1. Open the page
2. Try to find the autocomplete search
3. Type his query for the API method he is looking for
4. Click the most relevant result on the list
5. Expect to see the section with the item he selected

To test out if the Puppeteer API is as intuitive as it claims to be, we can go ahead and translate this thinking to Puppeteer commands.

/* Somewhere else... */
const Homepage = {
autocompleteSearchInput: "input[type='search']",
const apiSearchTerm = "metrics"; // The API method we are looking for
/* ... */

await page.goto("");
await page.waitForSelector(Homepage.autocompleteSearchInput);
await page.type(Homepage.autocompleteSearchInput, apiSearchTerm);

// Find the API name using XPath
const $apiMethod = await page.$x(
"//api-method-name[text()='" + apiSearchTerm + "']"

// Check if this method name section is actually visible on the viewport
const isApiMethodVisible = await $apiMethod.isIntersectingViewport();

assert.equal(isApiMethodVisible, true);

Well that was it! The code above, containing also some housekeeping, in my eyes seems pretty straightforward based on the thinking process we laid out, I do not think I even need to explain what most of the commands contribute to. The API successfully translates to clear language without relying on other external abstractions.

A point that we can stand on a bit is the combination of commands that are used to detect if the API method that we were looking for is actually inside the browser viewport. People with experience in the field know that to assert this fact you would either create your own custom command (doing viewport dimension calculations) or rely on a framework command that has already been implemented for us. The differentiating factor here is that the command we get directly from Puppeteer could be considered the most reliable, just from the fact that it is provided by the platform itself.

One or Two Things Missing

After we all agree that the API is rather intuitive and simple to use, we can go over and mention a couple of things that might seem to be "missing" in making our development experience a tad much better.

  • 1)Filling your code with the  async  keyword
  • As you have definitely observed, there is this async keyword you have to sprinkle all around your code, and it feels a bit noisy for me at least. This keyword is required because of the event-driven nature of the browser APIs. The way to code around asynchronous and event-driven platforms in JavaScript is by using Promises to model your operations, and Puppeteer has done just that.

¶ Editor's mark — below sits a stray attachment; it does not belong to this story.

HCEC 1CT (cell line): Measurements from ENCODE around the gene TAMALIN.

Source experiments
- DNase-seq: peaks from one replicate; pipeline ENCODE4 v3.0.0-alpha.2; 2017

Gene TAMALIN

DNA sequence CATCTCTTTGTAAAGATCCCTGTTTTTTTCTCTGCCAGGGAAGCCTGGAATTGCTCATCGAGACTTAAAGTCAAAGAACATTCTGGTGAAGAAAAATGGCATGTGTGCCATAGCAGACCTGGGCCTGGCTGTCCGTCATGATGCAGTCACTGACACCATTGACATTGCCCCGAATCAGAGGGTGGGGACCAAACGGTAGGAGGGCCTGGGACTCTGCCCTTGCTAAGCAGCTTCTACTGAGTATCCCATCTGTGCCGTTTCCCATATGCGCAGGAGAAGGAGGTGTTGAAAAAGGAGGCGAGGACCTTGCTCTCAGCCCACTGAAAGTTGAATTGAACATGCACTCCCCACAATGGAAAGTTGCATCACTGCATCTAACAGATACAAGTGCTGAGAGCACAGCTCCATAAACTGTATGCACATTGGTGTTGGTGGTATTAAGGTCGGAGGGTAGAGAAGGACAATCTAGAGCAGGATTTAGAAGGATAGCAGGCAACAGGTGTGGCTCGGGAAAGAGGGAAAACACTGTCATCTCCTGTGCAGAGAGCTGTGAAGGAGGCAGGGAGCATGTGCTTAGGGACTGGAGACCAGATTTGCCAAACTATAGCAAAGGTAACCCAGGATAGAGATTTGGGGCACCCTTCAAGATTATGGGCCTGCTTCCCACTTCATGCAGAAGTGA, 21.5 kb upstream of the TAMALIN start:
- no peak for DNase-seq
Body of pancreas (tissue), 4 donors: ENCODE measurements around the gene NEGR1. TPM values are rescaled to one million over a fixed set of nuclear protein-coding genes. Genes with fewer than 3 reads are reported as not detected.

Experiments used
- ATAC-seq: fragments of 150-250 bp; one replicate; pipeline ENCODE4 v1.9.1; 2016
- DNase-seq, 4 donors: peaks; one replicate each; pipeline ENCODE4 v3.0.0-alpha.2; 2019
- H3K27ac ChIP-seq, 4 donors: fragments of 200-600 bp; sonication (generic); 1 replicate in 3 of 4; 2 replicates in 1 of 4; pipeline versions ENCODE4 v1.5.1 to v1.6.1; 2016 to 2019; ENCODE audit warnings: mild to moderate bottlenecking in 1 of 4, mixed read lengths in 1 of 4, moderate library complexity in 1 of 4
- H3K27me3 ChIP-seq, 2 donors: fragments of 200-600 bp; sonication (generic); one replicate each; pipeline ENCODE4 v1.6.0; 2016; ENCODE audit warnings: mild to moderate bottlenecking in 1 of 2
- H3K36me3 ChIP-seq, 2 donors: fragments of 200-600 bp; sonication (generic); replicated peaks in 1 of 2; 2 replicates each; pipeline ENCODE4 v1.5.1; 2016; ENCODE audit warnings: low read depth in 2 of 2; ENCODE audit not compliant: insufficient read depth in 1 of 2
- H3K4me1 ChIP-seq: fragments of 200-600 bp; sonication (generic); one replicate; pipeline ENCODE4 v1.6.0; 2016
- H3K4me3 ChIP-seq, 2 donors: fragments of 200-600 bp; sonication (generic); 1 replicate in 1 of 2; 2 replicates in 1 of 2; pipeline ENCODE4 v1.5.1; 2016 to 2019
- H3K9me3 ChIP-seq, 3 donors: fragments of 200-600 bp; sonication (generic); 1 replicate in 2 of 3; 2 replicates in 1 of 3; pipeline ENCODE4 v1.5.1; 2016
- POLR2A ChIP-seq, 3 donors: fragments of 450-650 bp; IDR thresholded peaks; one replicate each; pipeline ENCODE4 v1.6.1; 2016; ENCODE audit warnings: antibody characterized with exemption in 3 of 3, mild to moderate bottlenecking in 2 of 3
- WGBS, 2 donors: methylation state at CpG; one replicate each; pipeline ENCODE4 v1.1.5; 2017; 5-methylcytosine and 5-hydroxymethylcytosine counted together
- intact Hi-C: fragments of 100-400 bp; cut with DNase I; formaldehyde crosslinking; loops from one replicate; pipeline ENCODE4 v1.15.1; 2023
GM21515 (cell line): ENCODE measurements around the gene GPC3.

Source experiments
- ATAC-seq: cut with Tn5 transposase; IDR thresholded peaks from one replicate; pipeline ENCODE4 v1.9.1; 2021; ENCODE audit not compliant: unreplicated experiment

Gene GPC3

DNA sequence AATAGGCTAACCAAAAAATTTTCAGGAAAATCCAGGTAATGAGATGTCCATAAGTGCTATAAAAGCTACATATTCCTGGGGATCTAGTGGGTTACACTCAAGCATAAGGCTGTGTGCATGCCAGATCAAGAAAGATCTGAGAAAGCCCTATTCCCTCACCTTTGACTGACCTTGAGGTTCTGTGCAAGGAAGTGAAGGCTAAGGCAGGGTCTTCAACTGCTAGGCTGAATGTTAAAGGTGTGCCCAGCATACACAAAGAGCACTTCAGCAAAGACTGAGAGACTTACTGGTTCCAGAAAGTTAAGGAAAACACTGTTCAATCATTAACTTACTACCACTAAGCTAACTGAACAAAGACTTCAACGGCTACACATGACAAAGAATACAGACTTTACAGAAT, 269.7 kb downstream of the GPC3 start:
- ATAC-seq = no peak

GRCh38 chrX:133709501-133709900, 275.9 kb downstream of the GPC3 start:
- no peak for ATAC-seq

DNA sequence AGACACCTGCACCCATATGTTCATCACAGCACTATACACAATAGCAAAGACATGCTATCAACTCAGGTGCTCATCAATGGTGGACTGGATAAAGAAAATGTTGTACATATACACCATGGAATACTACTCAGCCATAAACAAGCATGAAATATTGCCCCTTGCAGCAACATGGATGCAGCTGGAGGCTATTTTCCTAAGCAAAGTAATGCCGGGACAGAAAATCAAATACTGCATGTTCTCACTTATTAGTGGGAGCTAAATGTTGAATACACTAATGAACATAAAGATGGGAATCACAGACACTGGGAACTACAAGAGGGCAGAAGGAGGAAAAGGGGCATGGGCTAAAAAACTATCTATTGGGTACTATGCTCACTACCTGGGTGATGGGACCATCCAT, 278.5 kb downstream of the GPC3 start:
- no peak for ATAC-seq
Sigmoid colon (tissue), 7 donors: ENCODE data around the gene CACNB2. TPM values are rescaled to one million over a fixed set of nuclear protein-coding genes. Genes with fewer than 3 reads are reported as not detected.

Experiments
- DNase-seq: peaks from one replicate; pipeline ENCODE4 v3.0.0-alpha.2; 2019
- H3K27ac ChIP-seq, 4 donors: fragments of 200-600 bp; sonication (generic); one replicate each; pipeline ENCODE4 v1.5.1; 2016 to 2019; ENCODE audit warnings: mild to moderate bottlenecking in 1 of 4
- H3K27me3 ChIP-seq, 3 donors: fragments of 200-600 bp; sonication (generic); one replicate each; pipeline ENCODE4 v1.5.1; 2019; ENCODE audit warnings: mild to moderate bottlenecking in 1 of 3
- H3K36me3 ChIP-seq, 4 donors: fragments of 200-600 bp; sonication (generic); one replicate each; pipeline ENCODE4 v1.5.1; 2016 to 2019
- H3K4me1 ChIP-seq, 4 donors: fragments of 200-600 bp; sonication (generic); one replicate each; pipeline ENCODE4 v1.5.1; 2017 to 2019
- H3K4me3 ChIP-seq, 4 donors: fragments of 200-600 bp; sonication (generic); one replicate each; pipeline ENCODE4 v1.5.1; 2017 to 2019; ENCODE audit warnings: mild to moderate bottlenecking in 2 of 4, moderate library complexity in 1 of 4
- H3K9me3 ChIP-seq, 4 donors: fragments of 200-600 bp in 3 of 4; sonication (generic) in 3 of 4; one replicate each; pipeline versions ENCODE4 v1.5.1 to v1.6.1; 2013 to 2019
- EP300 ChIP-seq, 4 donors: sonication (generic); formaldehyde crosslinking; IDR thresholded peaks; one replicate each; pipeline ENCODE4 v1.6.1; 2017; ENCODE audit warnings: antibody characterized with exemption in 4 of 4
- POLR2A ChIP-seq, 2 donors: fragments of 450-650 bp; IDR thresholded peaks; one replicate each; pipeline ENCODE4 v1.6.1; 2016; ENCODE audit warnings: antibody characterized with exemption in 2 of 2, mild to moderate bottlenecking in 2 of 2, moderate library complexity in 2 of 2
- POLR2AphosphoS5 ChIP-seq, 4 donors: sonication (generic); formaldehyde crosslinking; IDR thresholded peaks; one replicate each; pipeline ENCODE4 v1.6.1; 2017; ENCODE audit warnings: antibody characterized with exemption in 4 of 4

To make handling of those asynchronous operations a bit less painful, JavaScript has added some new keywords to the language syntax. These keywords are the async & await that you see on our code. Because Puppeteer's API needs to use Promises, the best way we can write our code is to use this async/await syntax for most commands.

  • 2)No chaining available yet
  • Due to some design decisions and the nature of the library, as we have mentioned in the point above, there is currently no support for what we can call method chainning. With this capability our code could become so much more fluent to read and follow through. Picture something like:

    await page.$("input[type='search']").click().type("metrics").submit();

    I cannot vouch for but I think there are some third-party library solutions you can try. If you want to go a bit over the state and the possible external solutions, you start by taking a look at one relevant GitHub issue.


    You just got through a super fast introduction on how to setup Puppeteer and code a simple scenario for an autocomplete search. From here on out you are on your own, except for all the recipes that come next. My suggestion would be to start experimenting on your own use case and as a bedtime story, go over the detailed API documentation on GitHub. It is almost certain you will find a couple of surprising things you did not expect to do using the native commands.

    Till next time!